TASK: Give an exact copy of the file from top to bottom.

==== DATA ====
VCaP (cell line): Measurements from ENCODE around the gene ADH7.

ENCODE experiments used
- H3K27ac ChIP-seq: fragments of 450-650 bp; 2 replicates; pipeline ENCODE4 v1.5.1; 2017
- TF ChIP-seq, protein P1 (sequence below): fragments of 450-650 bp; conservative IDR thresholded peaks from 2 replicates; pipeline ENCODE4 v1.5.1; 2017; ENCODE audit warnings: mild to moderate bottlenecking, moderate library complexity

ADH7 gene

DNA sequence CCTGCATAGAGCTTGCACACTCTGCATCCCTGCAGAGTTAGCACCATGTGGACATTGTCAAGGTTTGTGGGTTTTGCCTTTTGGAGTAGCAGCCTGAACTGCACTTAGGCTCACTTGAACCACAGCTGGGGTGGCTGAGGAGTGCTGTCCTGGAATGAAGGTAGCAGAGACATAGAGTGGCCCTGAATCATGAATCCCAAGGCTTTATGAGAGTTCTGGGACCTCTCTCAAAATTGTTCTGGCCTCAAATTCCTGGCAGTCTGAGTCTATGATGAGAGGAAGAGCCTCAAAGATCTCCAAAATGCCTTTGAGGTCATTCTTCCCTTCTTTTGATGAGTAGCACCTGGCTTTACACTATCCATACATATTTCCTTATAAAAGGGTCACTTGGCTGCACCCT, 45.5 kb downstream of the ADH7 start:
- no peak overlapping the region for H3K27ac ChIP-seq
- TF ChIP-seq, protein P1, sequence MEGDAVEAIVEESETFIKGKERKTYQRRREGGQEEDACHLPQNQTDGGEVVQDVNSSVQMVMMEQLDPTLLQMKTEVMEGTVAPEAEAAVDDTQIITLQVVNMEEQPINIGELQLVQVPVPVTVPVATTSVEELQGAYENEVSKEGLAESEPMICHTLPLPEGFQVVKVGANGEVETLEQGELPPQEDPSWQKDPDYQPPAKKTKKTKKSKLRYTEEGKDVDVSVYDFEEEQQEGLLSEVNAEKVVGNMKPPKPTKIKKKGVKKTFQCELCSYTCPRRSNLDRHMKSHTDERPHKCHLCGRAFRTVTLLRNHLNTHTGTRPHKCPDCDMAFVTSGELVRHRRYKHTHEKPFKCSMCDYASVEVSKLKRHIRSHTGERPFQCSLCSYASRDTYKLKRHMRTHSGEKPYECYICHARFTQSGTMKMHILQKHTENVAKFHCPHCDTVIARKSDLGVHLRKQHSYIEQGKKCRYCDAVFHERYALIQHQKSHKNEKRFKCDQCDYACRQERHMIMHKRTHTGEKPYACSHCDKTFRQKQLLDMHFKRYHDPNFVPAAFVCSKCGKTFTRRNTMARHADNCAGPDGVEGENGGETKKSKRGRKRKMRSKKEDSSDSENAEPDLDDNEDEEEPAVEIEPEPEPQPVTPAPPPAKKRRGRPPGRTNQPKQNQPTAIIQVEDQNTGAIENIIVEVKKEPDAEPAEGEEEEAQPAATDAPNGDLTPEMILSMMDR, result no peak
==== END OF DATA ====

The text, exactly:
VCaP (cell line): Measurements from ENCODE around the gene ADH7.

ENCODE experiments used
- H3K27ac ChIP-seq: fragments of 450-650 bp; 2 replicates; pipeline ENCODE4 v1.5.1; 2017
- TF ChIP-seq, protein P1 (sequence below): fragments of 450-650 bp; conservative IDR thresholded peaks from 2 replicates; pipeline ENCODE4 v1.5.1; 2017; ENCODE audit warnings: mild to moderate bottlenecking, moderate library complexity

ADH7 gene

DNA sequence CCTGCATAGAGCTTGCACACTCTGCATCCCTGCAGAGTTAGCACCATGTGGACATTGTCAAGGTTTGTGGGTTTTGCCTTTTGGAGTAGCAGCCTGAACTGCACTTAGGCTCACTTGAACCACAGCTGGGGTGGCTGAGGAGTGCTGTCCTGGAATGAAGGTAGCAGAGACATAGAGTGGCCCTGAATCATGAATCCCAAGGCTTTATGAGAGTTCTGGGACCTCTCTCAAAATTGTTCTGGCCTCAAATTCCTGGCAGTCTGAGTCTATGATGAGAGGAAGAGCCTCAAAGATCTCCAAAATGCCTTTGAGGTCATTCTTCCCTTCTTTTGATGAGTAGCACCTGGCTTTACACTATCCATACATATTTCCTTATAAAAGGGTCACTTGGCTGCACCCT, 45.5 kb downstream of the ADH7 start:
- no peak overlapping the region for H3K27ac ChIP-seq
- TF ChIP-seq, protein P1, sequence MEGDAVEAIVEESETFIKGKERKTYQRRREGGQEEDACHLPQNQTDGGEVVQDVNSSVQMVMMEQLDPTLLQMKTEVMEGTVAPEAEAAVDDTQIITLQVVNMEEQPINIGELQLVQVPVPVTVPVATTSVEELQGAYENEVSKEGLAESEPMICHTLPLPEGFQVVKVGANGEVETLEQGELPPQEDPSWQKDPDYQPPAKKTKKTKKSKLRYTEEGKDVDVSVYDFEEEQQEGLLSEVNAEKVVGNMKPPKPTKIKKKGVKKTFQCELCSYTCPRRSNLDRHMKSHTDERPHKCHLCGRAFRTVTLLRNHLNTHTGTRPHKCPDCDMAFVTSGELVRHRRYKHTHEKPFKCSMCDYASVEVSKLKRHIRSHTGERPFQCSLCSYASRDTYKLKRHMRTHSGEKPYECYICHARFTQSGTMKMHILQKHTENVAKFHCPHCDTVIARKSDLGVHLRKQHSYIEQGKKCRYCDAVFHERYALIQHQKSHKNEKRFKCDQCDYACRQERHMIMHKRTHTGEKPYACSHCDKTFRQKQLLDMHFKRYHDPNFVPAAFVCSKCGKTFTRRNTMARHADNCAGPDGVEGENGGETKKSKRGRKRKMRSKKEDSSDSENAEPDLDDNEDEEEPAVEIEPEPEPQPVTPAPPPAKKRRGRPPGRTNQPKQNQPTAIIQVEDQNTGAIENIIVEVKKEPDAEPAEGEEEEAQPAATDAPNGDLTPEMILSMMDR, result no peak